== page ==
2nd May 2016 – the day Leicester City won the Premier League title; after Chelsea and Tottenham Hotspur played out a 2-2 draw. A date that for most football fans, not just those of a Leicester persuasion, will be fresh in the memory. An unlikely 5000/1 success, never done before.
Well, fans of 1.FC Kaiserslautern might have a thing or two to say about that.
German football in the ’90s, as it is today, was dominated by Bayern Munich and Borussia Dortmund. However in the 1997/98 season, the Red Devils would tear up the script. Bundesliga champions as recently as 1990/91, Kaiserslautern proved a comfortable top-flight side with top-eight finishes in the years following their impressive triumph. However, in 1995/96 they suffered relegation to the 2.Bundesliga, while winning the DFB Pokal.
So how on earth did they manage to come back and win the league two years later? Let’s look into how the team became title winners unexpectedly and what happened in the years following the success.
Relegation and promotion
The 95/96 season was a season of mixed emotions, with Kaiserslautern winning the DFB Pokal, while also suffering their first-ever top-flight relegation. The relegation brought a change in manager, and in came Otto Rehhagel, to replace Eckhard Krautzun, who was sacked by Bayern Munich in the spring.
The new man brought about instant success with the club winning the 96/97 2.Bundesliga by 10 points and ensured a swift return to the top-flight. Not only that, but the club managed to keep much of the relegated squad in-tact, meaning they were playing in the second tier with a first division side. This included the likes of Michael Schjonberg, Miroslav Kadlec and Andreas Brehme, scorer of the winning goal for Germany in the 1990 World Cup Final.
The Danish international, Schjonberg, later said: “It might sound stupid, but all the games we won in the second tier helped instill a winning spirit.”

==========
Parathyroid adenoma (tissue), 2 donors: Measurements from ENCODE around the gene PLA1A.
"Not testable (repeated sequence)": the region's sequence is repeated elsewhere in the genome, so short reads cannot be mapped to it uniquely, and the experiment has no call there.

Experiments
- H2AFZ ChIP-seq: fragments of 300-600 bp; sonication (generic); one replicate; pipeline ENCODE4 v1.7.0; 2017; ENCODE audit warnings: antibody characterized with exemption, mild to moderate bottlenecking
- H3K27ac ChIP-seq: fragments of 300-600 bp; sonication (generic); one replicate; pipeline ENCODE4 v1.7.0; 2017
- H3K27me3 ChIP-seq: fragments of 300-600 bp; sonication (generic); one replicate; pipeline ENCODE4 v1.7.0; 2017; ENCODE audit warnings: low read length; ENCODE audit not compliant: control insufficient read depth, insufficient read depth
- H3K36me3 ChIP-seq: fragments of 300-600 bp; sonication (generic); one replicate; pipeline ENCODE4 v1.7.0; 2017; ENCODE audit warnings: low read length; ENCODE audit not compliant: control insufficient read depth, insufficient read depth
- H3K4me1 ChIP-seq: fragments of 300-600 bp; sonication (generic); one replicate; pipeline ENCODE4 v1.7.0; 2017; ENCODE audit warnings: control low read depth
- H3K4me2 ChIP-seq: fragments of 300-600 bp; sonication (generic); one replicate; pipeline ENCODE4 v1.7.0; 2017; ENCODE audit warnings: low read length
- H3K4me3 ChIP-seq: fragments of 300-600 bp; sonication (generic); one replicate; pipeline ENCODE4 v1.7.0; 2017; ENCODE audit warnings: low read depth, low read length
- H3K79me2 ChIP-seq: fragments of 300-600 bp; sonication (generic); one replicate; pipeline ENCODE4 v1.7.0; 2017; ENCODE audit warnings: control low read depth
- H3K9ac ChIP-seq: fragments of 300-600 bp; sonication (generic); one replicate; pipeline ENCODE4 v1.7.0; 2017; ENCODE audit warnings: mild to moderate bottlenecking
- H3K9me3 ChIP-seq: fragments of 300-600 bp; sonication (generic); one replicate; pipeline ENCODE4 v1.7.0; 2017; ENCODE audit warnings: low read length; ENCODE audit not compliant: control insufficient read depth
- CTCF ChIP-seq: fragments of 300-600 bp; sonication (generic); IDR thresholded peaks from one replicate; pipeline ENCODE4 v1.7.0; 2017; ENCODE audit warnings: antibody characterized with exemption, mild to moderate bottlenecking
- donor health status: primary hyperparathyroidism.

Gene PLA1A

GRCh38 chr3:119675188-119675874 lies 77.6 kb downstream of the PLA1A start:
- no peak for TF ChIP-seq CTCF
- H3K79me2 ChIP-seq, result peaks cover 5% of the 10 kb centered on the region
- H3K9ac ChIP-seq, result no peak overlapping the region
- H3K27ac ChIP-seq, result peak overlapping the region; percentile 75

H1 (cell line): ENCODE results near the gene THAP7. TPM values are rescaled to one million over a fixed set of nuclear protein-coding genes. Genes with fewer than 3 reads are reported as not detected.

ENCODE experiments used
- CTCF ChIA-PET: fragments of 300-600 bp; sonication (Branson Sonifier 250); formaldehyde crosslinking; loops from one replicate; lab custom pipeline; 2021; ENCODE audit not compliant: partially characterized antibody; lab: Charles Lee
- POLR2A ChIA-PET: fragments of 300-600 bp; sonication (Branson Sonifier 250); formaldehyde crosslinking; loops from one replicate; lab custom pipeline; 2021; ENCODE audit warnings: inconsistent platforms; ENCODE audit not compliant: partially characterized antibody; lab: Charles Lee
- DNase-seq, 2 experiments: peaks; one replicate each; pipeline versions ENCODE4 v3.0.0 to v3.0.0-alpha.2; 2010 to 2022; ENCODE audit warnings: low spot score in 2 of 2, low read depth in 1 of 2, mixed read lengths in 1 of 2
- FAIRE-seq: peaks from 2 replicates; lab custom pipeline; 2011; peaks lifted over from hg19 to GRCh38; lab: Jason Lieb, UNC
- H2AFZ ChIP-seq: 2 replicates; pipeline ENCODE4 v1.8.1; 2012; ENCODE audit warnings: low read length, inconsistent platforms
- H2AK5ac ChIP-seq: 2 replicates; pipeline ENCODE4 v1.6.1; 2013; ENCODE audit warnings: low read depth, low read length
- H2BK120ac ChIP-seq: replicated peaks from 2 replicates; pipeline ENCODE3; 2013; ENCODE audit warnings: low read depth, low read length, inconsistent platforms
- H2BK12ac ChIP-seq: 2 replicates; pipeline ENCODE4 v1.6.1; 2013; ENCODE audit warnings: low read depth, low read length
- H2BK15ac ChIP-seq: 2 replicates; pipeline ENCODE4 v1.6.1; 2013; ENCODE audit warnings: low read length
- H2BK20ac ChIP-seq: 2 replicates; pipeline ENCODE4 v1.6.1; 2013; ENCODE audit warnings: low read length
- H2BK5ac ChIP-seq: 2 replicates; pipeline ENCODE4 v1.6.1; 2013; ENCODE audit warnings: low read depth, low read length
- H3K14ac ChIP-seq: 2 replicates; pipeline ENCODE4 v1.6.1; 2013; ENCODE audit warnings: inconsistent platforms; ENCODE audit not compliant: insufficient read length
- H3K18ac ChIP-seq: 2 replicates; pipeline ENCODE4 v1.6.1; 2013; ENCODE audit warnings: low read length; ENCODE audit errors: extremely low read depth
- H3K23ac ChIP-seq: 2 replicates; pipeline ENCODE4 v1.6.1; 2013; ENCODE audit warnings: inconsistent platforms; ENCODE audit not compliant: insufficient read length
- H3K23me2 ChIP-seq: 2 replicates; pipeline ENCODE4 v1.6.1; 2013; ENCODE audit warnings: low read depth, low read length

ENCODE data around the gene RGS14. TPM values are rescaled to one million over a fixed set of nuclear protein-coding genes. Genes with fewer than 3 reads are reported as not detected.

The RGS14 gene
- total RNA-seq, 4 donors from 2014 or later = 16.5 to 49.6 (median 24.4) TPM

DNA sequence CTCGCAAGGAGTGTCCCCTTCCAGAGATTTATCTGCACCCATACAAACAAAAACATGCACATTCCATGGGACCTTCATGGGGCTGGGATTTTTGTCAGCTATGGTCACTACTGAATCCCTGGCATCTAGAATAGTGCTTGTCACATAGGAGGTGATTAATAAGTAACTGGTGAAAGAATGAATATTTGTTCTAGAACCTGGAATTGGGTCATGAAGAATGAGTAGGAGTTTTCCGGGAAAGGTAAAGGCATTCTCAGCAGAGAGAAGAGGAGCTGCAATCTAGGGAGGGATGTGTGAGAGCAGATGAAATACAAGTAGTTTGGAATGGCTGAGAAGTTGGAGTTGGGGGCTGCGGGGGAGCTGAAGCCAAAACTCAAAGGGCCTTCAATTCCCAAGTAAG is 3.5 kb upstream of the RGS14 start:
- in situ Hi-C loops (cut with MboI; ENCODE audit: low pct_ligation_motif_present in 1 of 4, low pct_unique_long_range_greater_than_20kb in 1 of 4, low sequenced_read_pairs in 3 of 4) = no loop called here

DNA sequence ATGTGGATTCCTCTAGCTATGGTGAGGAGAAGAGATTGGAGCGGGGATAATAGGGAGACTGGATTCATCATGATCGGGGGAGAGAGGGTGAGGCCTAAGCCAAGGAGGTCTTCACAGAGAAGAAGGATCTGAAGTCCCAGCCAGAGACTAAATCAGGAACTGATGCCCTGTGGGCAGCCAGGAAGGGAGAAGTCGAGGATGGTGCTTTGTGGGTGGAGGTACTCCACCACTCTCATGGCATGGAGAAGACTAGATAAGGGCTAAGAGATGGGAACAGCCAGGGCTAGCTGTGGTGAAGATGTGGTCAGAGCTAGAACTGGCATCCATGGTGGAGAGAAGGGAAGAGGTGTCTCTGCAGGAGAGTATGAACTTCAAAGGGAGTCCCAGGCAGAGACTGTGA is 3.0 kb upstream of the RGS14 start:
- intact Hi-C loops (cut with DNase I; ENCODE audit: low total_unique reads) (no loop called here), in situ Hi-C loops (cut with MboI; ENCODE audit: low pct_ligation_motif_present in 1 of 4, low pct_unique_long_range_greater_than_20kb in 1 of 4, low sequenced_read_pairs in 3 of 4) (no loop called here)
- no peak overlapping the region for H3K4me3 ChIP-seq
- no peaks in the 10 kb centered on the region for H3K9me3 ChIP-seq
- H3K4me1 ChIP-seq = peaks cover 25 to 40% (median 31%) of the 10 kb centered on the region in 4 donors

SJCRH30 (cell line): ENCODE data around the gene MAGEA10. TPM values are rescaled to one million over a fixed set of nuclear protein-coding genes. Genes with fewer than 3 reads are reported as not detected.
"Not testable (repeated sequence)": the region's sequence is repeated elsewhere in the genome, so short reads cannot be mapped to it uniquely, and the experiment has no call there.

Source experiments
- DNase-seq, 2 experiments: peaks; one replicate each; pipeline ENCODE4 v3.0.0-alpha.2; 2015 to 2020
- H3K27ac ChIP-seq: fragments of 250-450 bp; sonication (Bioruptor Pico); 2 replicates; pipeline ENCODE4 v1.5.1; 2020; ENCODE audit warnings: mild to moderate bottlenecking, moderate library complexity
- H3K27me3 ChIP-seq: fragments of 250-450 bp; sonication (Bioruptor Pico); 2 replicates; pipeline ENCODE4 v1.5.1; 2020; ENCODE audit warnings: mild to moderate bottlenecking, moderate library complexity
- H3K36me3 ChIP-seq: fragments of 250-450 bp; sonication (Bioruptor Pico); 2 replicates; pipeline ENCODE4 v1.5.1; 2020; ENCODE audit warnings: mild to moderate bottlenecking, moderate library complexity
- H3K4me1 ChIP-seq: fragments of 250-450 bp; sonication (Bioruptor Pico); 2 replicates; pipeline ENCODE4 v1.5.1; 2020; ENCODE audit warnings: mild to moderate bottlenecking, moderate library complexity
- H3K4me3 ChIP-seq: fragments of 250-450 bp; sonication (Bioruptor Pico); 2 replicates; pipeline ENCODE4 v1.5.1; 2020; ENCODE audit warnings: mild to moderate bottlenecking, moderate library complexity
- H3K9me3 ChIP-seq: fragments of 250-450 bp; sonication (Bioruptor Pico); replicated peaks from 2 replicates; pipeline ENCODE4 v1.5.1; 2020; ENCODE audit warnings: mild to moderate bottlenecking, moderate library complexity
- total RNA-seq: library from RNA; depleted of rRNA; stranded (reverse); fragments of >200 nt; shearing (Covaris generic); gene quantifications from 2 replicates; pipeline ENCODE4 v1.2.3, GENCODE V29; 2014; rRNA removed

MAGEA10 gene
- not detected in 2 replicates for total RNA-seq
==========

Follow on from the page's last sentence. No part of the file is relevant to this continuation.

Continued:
During their second-tier title-winning campaign, the Red Devils drew an average attendance of nearly 37,000 to the Fritz Walter Stadium, which was amazingly higher than their previous campaign in the top-flight.
Returning to the Bundesliga With a Bang
The 1997/98 season goal was merely to stay in the Bundesliga. Andree Wagner, a Kaiserslautern fan who studied Otto Rehhagel’s success, said: “The fans loved the team because it was a fantastic mix of players. Fans, team and coach became an absolute union.”
And that was something that defined the success of this Kaiserslautern side, Bayern Munich and Borussia Dortmund might have had the big names, but Kaiserslautern were a tight-knit team who had become used to winning.
The fixture list obviously threw up Bayern vs Lautern as the opening day of the season. A game that was won by a late Schjonberg goal, one which Rehhagel would savour as he had not left Bayern on the best of terms. The match was dismissed as a freak result, but it wasn’t. The Red Devils took the top spot after the fourth match and didn’t relinquish it.
Otto Rehhagel is more commonly associated with his success at Euro 2004 with Greece, who were 150/1 to win the tournament. He managed to win the tournament getting the best out of the players at his disposal, playing a defensive, aerially dominant style that relied on set pieces.
However, with Kaiserslautern, this was different. While they did rely on set pieces and the goals of target man Olaf Marschall, they also allowed for the creative talents of Swiss playmaker Ciriaco Sforza, who had previously played for Die Roten Teufel before short spells at Bayern and Inter Milan.
As well as the Swiss international, Rehhagel was reliant on Ratinho, a Brazilian winger, for creativity while pairing the two with solid midfield workers, which occasionally included new signing Michael Ballack.
Telling UEFA’s website in 2015, 21-goal Olaf Marschall said: “Otto gave us freedom on the pitch. He told us the line-up; we did the rest. Everyone helped out in defence, even the strikers, chasing the ball as soon as we’d lost it. A bit like Dortmund when they won their recent Bundesliga titles (2011, 2012). Otto had this incredible sense for how to build a team.”